However, as one Hollywood producer has noted, “I watched ‘The Blindside’ when it first hit theaters and though generally unimpressed with the film, was nonetheless pleased that such a nice story was getting so much attention. I certainly don't remember any bad words, but then again, maybe I'm getting used to it. I work in Hollywood after all.” [5] Joseph continues by noting that writers commonly spice up the language, even if such language was not used in the original communication. For instance, Joseph writes, “As I point out in my book, ‘The Lion, The Professor & the Movies: Narnia’s Journey To The Big Screen,’ early drafts of the screenplay for the first Narnia film included numerous profanities uttered by the children, inserted by writers who somehow thought that adding words that rhymed with "luck" and "bit" would somehow enhance this children's classic.” [6]

Eric Metaxas provides another disturbing example of such “creativity.” He writes of Hollywood’s portrayal of Bob Muzikowski, a personal friend. “Bob runs a Christian high school in inner-city Chicago, and Hollywood based the movie ‘Hardball’ on his life. Bob is a strong believer, and he started an inner-city baseball league in New York (and Chicago). In the movie, all the little African-American kids are cursing like sailors. But Bob told me that those kids never ever cursed in real life.” [7]

Swearing, cursing and generally degrading language have become so commonplace in our entertainment that we are unaware when we are listening! How often have I heard some individual say, “This is a great movie; and there are only a few bad words in it.” What would the Master say about such comments? What would the early saints say about such rationalisation? How should we respond when someone comes into our living room and swears at us?

I am quite aware that I have focused on three particular issues at some length—speech, violence and perverted sexuality; and perhaps you are wearied by that focus. However, the point is vital if there is any hope that Christians can effectively push back against the moral climate. We are appointed to be distinct from this fallen world. Though we Christians are in the world, we are not to be of the world. We are ambassadors of Heaven, appointed to represent the True and Living God in the midst of this dying age. We are to reveal His grace.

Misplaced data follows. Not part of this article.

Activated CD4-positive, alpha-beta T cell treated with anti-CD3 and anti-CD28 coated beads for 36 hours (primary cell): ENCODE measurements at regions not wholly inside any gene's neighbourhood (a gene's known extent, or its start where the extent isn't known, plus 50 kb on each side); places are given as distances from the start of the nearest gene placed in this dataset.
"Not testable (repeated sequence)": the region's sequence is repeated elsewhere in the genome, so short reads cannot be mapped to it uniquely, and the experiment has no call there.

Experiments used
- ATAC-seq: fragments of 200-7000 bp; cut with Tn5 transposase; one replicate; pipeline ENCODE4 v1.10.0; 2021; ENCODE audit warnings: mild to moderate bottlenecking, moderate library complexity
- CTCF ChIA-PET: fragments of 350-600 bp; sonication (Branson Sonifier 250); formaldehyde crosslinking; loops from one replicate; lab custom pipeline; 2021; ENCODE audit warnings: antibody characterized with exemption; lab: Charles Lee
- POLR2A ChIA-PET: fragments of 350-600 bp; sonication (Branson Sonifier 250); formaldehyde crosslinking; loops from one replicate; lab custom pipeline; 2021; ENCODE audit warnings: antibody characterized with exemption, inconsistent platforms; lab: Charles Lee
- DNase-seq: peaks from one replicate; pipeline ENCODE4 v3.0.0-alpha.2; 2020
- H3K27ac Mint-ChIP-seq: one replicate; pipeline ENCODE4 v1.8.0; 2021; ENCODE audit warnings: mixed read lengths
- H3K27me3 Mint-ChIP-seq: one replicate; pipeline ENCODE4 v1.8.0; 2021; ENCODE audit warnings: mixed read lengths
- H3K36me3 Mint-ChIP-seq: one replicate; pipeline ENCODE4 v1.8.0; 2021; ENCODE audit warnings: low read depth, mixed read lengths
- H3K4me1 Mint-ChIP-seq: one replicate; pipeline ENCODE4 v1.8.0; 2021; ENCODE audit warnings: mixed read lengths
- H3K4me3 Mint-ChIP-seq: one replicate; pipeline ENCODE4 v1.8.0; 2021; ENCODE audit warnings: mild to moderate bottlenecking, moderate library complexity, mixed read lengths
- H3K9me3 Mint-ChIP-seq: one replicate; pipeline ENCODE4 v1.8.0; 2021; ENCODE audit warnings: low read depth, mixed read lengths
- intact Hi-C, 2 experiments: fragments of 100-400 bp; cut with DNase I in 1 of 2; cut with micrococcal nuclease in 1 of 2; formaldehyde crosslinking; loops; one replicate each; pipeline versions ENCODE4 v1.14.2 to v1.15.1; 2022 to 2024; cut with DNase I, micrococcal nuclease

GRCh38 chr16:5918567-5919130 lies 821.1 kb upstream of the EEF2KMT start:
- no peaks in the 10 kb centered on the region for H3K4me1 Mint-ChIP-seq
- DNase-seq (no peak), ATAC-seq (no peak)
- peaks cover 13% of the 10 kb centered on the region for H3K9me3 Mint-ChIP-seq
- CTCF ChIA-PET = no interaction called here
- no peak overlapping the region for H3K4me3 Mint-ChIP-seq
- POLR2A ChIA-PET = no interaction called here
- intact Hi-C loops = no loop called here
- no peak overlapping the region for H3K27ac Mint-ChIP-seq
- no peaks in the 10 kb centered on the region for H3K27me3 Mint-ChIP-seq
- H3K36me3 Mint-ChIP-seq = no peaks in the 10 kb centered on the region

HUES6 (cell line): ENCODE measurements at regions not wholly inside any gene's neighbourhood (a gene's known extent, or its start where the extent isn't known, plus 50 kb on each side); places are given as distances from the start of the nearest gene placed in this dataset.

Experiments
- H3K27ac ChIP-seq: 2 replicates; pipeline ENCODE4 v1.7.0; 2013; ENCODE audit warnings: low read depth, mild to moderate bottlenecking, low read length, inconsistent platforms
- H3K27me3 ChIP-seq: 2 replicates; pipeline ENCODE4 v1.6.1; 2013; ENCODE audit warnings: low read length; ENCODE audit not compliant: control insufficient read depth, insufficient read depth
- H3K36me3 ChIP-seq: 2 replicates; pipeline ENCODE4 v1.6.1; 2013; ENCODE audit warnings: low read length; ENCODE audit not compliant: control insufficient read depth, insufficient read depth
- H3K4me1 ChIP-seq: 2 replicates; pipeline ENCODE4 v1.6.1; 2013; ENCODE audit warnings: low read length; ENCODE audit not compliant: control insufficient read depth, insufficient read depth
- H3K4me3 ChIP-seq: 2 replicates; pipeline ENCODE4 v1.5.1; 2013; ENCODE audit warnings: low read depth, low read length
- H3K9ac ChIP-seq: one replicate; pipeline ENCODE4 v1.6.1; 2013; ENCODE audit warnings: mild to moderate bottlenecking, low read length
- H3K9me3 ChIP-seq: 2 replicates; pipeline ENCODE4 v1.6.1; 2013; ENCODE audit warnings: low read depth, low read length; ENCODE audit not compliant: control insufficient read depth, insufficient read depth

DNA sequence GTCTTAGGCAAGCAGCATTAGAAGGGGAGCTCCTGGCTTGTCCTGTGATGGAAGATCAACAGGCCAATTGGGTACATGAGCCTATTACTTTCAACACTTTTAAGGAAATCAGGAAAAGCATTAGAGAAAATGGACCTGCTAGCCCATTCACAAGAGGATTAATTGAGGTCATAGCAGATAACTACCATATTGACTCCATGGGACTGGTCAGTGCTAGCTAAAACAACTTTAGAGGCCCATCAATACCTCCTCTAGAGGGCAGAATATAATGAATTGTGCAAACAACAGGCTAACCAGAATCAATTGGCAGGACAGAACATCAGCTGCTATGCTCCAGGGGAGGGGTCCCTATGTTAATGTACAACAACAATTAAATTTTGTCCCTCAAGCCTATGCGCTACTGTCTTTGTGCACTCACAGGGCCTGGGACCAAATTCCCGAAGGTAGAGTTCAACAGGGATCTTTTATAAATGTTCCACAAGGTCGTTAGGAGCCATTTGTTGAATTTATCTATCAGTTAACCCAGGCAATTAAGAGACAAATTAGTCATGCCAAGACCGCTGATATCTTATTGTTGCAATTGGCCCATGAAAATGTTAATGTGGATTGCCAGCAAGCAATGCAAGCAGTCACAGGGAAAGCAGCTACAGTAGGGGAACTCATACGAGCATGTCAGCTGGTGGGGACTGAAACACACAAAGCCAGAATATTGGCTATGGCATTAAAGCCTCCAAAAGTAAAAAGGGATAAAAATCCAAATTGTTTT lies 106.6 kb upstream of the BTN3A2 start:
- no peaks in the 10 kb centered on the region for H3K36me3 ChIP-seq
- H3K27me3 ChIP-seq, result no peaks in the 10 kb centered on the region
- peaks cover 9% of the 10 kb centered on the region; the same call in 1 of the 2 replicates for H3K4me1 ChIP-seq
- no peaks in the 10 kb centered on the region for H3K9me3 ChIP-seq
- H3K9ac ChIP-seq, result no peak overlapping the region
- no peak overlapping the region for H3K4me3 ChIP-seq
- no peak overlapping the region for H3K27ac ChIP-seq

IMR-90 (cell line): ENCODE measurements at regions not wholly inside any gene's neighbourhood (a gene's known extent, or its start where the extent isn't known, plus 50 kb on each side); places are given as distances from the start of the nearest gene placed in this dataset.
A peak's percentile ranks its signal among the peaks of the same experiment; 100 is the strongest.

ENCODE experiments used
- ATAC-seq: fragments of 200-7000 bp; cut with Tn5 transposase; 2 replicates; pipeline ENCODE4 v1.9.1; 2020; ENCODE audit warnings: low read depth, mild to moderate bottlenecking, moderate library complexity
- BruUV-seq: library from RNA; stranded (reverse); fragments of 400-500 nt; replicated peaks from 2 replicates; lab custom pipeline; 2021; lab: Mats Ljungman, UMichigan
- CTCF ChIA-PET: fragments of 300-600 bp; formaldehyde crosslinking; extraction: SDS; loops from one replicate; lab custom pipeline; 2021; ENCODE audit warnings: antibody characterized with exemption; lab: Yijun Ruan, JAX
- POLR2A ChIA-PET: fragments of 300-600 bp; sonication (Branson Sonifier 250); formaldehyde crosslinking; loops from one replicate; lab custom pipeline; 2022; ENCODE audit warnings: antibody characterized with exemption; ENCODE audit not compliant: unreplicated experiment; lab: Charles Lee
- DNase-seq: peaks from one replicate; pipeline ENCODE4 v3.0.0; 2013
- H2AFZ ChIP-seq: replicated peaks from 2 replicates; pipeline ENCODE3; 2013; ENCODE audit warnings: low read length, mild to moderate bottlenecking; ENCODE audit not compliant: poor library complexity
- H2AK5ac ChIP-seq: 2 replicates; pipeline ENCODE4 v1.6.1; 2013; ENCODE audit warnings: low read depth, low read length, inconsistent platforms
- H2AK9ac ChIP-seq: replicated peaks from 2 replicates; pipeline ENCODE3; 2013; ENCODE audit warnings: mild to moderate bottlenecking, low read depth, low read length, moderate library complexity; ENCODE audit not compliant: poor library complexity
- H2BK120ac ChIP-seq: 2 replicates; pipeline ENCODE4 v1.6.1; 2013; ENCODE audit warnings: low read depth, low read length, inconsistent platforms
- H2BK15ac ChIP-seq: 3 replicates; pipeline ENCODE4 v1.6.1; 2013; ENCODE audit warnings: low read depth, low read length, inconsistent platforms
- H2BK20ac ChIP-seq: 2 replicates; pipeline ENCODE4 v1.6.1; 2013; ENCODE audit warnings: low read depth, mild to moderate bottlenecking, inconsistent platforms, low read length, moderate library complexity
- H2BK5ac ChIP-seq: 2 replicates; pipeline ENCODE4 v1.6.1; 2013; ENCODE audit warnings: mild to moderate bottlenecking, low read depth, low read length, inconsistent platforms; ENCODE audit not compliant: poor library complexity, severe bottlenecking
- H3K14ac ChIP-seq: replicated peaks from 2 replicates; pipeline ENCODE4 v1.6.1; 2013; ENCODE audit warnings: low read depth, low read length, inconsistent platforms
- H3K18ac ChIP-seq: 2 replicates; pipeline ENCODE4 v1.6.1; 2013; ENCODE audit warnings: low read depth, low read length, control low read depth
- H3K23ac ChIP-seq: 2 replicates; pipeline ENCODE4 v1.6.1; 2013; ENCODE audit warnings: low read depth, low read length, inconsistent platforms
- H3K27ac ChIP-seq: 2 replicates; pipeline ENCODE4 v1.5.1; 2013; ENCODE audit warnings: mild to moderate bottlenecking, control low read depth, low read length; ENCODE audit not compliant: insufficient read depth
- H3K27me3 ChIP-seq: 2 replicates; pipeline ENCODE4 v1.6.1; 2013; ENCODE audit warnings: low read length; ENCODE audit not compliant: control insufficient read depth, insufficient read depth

WE CHRISTIANS ARE RESPONSIBLE TO FOCUS ON THAT WHICH IS COMING SOON. “Being sober-minded, set your hope fully on the grace that will be brought to you at the revelation of Jesus Christ.” Believers must be totally tuned to God’s view of history. Let me rephrase that! Believers must train themselves to see God at work in history, aligning themselves with His work as He directs world events to the divine culmination. We are not to permit ourselves to become so attuned to this dying world that we forget that for which we are destined.

One of the grave dangers confronting the believer who is engaged in spiritual warfare is the ease with which one can forget who the enemy is. In the midst of battle, self-protection induces us to strike out at everyone coming into our comfort zone. Friends and even family members are often injured because we react in fear. I am certain there no remedy exists for this dreadful situation other than focusing on the grace that will be revealed.

Each generation has faced serious battles within the Faith. The early Twentieth Century saw the Fighting Fundamentalists—and I am grateful to them; they fought necessary battles. William Bell Riley, R. A. Torrey, C. I. Scofield, Billy Sunday, J. Gresham Machen and Robert Ketchum were giants of that era. Near the end of the Century, new battles were fought over the inerrancy of the Scripture, and men such as W. A. Criswell, Paige Patterson, Harold Lindsell, Albert Mohler and Adrian Rogers led these fights. Unfortunately, in the midst of battle, some men became recognised as better fighters than as fundamentalists. I am indebted to these bold men, but I must not permit myself to become unfocused lest I become a mere street brawler.